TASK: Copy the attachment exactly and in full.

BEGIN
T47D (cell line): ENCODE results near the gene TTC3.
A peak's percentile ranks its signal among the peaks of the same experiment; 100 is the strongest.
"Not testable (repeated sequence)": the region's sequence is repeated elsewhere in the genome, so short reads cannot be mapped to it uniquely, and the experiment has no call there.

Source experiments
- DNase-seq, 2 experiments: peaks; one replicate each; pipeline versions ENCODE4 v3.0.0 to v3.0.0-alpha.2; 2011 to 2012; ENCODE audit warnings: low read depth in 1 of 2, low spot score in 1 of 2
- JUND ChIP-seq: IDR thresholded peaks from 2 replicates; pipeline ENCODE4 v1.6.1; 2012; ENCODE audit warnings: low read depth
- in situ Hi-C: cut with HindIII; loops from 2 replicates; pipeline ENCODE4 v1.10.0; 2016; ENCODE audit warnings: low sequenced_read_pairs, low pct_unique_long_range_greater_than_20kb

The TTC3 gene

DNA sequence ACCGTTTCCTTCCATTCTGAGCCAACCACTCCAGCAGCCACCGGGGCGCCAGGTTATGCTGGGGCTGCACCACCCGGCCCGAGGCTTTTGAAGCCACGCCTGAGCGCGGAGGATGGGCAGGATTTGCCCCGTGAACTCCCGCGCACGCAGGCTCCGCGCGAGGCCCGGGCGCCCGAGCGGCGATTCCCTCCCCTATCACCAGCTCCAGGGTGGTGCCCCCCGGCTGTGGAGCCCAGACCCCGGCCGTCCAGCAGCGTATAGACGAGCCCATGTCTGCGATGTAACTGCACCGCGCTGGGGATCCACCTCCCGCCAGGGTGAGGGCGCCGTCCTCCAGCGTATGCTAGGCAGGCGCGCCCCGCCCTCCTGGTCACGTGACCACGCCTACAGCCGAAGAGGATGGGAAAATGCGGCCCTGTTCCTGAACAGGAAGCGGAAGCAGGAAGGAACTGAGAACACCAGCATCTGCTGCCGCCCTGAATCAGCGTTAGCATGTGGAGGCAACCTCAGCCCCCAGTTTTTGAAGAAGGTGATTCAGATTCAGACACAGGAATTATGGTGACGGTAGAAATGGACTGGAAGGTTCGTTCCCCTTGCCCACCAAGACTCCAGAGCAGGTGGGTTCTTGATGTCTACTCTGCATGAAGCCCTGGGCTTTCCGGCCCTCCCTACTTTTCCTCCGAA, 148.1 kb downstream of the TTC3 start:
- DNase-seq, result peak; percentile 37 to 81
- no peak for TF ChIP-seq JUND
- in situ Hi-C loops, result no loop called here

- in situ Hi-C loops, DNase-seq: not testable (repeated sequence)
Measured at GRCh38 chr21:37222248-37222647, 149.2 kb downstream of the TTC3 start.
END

T47D (cell line): ENCODE results near the gene TTC3.
A peak's percentile ranks its signal among the peaks of the same experiment; 100 is the strongest.
"Not testable (repeated sequence)": the region's sequence is repeated elsewhere in the genome, so short reads cannot be mapped to it uniquely, and the experiment has no call there.

Source experiments
- DNase-seq, 2 experiments: peaks; one replicate each; pipeline versions ENCODE4 v3.0.0 to v3.0.0-alpha.2; 2011 to 2012; ENCODE audit warnings: low read depth in 1 of 2, low spot score in 1 of 2
- JUND ChIP-seq: IDR thresholded peaks from 2 replicates; pipeline ENCODE4 v1.6.1; 2012; ENCODE audit warnings: low read depth
- in situ Hi-C: cut with HindIII; loops from 2 replicates; pipeline ENCODE4 v1.10.0; 2016; ENCODE audit warnings: low sequenced_read_pairs, low pct_unique_long_range_greater_than_20kb

The TTC3 gene

DNA sequence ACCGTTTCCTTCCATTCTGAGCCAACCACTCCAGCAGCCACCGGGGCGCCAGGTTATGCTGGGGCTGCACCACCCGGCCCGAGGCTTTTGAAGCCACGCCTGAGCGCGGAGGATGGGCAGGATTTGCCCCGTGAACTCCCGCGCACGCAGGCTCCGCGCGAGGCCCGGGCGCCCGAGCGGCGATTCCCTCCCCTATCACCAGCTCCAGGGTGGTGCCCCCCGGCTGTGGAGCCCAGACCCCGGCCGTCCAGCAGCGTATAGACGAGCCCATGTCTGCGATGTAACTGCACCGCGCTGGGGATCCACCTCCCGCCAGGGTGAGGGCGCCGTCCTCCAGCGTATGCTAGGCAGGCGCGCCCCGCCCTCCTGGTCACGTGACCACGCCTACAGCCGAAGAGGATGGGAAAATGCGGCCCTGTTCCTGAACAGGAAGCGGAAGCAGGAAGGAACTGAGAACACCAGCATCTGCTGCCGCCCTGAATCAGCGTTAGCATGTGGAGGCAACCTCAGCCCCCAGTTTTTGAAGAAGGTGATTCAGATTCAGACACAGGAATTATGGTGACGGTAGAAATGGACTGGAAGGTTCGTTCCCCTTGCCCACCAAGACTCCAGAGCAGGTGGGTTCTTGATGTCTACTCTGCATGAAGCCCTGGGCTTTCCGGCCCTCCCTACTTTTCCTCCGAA, 148.1 kb downstream of the TTC3 start:
- DNase-seq, result peak; percentile 37 to 81
- no peak for TF ChIP-seq JUND
- in situ Hi-C loops, result no loop called here

- in situ Hi-C loops, DNase-seq: not testable (repeated sequence)
Measured at GRCh38 chr21:37222248-37222647, 149.2 kb downstream of the TTC3 start.